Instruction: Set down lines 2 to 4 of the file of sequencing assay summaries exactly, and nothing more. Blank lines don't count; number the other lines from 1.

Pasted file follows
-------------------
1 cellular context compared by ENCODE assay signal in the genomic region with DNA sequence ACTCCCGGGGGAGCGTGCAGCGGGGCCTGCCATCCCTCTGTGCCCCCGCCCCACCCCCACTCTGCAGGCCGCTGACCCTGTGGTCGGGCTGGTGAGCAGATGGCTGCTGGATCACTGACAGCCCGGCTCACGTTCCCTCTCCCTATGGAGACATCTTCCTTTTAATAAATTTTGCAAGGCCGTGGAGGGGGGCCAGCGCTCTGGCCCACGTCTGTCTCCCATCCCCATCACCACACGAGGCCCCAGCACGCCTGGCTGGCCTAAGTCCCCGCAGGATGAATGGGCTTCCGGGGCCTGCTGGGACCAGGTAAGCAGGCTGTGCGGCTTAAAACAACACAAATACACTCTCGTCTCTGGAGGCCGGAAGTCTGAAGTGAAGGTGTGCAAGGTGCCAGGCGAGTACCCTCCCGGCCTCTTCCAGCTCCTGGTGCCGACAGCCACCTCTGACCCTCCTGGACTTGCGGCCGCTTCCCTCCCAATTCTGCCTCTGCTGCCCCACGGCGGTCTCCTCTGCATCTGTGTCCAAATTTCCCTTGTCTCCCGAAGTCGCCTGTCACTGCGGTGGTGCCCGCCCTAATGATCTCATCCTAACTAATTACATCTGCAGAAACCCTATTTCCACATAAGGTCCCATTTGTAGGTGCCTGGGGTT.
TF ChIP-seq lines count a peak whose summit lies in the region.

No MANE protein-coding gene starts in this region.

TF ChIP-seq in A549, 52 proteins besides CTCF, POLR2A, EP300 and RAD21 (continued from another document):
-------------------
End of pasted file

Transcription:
TF ChIP-seq lines count a peak whose summit lies in the region.

No MANE protein-coding gene starts in this region.

TF ChIP-seq in A549, 52 proteins besides CTCF, POLR2A, EP300 and RAD21 (continued from another document):